The competition was the Happy Writers/Stage 32 TV Competition. The script was a spec script for my guilty pleasure show Supernatural, titled I Got You Babe. So there's that. And I don't know. Whenever I do well in a competition, I feel like it's worthy of a look for all the aspiring writers out there. Yes, they chose my script as a finalist, and that warrants any criticism that says I'm biased. But here's the thing about Richard Botto and Stage32.com. It is an active social network designed to help anyone in the entertainment industry (not just writers) connect and bring their projects to realization. Happy Writers also offers reader services and pitching opportunities with executives and producers. There are fees involved, but they're reasonable. And let's face it, executives and producers can be hard to corner if you're not represented by an agent or manager. So if you haven't already, check Stage32.com out. Membership is free.

2. That competition I entered that got me a semifinalist nod.

I can't say enough good things about Denise Gossett and Shriekfest. She is a tireless advocate of horror movies, and I don't know how she manages her own successful acting career alongside the responsibilities to run this annual Los Angeles festival. My short script Roadside Picnic garnered a semifinalist nod in late 2014. If you write horror -or if you're a fan of indie horror- check out Shriekfest.

3. That feature idea I've been sitting on for years just inspired me to write it as a series pilot.

No, I'm not going to share too many details because every writer fears that if they reveal too much too soon, someone will be inspired to write their own version and thus beat them to the finish line. I am truly at that stage. But the pilot episode is done and submitted to a competition or two. Also, I'm in the middle of writing episode two. The ideas are piling up in the back of my brain, and I can't research fast enough because the fictional element of the story is woven into a pretty complex period in history with real historical figures as characters. It's kind of like Shakespeare in Love in that respect, but with multiple episodes that could span the course of world history. I'm excited, I'm frustrated. But most important, I'm writing.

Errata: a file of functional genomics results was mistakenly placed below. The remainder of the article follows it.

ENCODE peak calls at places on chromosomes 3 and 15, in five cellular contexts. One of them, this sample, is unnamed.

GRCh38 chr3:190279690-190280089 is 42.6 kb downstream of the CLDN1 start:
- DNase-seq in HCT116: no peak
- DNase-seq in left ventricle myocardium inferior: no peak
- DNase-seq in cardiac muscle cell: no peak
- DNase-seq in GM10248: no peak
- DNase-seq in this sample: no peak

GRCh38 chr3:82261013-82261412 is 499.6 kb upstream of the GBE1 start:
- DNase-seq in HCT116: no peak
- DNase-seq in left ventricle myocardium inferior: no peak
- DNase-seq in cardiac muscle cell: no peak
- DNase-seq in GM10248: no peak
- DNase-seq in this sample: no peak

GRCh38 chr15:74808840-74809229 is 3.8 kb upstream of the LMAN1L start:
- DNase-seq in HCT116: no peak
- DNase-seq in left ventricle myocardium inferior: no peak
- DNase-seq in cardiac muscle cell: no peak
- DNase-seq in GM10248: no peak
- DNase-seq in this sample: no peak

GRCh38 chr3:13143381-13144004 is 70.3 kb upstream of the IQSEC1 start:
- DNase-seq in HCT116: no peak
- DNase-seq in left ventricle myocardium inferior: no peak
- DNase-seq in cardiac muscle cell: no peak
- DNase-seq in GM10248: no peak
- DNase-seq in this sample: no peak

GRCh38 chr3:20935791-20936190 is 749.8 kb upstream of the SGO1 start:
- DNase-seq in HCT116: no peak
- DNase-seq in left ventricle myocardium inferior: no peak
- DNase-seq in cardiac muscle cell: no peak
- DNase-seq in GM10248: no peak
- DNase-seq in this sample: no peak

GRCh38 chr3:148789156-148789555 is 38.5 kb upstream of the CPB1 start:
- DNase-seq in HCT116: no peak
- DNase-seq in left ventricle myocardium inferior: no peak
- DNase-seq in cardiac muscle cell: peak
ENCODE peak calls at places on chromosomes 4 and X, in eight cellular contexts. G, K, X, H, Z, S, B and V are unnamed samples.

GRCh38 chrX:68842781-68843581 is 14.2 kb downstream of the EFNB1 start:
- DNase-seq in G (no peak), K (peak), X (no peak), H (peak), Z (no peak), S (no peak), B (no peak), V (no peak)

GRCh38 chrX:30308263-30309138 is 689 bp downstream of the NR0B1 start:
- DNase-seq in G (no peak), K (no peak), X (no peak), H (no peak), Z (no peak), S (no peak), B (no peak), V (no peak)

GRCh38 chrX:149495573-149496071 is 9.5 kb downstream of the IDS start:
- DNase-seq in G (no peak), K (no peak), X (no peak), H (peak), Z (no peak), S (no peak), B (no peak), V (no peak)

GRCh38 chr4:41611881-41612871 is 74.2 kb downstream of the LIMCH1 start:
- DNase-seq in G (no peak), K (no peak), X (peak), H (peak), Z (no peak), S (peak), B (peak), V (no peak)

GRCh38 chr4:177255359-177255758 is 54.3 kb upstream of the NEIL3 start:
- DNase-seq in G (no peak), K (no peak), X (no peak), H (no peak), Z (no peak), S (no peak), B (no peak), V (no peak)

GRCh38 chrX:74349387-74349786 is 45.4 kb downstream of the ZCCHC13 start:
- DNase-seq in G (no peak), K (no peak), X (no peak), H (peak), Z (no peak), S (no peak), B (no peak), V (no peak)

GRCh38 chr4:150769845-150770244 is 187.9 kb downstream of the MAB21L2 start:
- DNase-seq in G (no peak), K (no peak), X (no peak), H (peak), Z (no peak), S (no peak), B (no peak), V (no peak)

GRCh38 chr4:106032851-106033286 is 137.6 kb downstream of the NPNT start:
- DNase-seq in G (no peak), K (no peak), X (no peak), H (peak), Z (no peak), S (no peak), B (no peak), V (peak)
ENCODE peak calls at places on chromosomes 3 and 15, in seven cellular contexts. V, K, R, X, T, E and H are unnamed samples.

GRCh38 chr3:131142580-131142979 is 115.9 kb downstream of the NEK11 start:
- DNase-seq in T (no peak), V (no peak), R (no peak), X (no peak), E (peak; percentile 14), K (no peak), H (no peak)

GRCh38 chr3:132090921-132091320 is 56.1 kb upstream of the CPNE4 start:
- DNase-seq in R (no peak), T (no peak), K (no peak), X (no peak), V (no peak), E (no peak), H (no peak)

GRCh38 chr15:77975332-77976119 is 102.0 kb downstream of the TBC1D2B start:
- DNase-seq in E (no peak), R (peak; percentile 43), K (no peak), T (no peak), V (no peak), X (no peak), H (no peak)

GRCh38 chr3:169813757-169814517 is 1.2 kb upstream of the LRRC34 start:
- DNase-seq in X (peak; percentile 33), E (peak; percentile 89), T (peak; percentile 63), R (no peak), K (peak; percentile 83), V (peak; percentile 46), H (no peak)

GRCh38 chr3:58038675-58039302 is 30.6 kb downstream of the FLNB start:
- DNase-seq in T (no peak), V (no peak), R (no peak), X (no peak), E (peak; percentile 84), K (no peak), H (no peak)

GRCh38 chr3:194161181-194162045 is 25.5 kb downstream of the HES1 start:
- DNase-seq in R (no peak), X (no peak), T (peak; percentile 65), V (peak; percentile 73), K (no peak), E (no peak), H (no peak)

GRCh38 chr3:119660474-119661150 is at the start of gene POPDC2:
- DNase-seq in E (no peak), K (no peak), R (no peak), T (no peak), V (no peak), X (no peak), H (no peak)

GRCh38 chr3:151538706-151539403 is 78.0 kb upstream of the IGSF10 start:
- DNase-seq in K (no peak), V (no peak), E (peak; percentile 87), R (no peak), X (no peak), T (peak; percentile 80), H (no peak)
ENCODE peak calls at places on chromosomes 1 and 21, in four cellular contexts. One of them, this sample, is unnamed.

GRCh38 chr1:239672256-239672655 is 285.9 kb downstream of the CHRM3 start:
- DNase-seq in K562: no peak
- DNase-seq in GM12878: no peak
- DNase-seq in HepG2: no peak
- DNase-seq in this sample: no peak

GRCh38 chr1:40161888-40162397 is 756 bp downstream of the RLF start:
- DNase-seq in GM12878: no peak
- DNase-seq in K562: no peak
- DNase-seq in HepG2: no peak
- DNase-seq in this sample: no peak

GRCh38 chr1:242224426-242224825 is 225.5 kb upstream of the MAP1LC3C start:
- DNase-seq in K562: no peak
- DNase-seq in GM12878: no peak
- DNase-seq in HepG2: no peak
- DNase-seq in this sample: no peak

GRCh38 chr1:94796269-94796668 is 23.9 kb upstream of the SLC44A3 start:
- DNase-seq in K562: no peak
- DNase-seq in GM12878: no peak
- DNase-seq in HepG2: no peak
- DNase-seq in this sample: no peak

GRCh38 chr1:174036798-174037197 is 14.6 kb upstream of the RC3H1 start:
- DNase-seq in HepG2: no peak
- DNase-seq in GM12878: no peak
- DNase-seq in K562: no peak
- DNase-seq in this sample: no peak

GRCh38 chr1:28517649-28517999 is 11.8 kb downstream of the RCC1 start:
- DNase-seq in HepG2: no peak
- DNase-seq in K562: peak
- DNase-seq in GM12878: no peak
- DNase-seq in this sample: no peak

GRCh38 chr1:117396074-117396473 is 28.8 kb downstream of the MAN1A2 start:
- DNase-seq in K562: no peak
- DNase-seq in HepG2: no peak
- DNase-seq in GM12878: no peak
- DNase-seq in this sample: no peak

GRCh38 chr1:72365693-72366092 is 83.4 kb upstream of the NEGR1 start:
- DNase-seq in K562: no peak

I've added a couple new links of writer friends who are worth a look. Check them out on the sidebar. And of course, keep writing!


Monday, January 20, 2014

Bringing in 2014

Hello, everyone.

I don't have much to post about this early in the new year, but I want to encourage everyone to come up with an idea and and get started on it. Or, finish an old one that may be sleeping in a drawer.

I have a goal to finish a short that seems to be growing into a feature, and I'm toying with another TV spec for the show Parks and Recreation. That's right, neither is of a horrific nature. but that's okay, horror scripts still lurk deep down in my heart.

Speaking of horror, I am tentatively scheduled to be on Shriekfest Radio on a Thursday night, March 20th at 7pm. What is Shriekfest Radio, you ask? It's an extension of the Shriekfest Film Festival, where winners and finalists get to be interviewed. You can tune in online here. They touch base with Shriekfest alumni throughout the year, so check it out. There are many cool horror writers to listen to and ask questions of. My feature spec A Good Soul was a finalist in 2013, and my short PWNED was a finalist in 2011.


Happy writing, everyone!

Friday, September 13, 2013

Updates on Competition Entries (revised as of September 30, 2013)

Here it is another September, and I'm pleased to announce that I am once again a finalist. My feature spec A Good Soul has made the top 20 finalist list of this year's Shriekfest. This will be the third time the script has been honored as a finalist, once in the California Independent Film Festival, and later in the Long Beach Queen Mary Paranoia Festival.

Speaking of Shriekfest, my short script PWNED had been a finalist there in 2011. This year, the script made the top 100 list of the Table Read My Screenplay Competitions. Where am I leading? I guess I'm trying to say that if different competitions share the same opinions about your script, you might be onto something. I hope so. Either way, I'm proud that both of these scripts have been recognized by these wonderful organizations. (Note: as of September 30, PWNED progressed to the Top 30 Finalists across all categories.)

Needless to say, if you've entered a competition and your script didn't make it to anybody's list, please don't get discouraged! There are so many people attempting to write screenplays that it's easy to fall victim to the notion that you're just not good enough. As a script reader I can honestly attest to reading so much material that is good. The problem is that there is only ten percent of the good that actually gets recognized. And yes, at that point, personal opinion does come into play.

As a finalist, I'm fortunate enough to have something to back up my ability as a writer, but as a reader I'm also painfully aware that  luck is also a factor. Last year I was fortunate enough to score finalist status in The Austin Film Festival and in Scriptapalooza with a Supernatural TV series spec, but I didn't make the cut when I entered the WB Writer's Workshop this year with two that were arguably better based on the opinions of other writer friends. Oh yeah, and one of them, subtitled I Got You Babe, is a quarterfinalist in Final Draft's Big Break competition (had to edit that in since I found out after this original posting - YAY!).

Bottom line, it's a tough business. Persevere by keeping an open mind to criticism, recognizing personal opinion and continuing to write.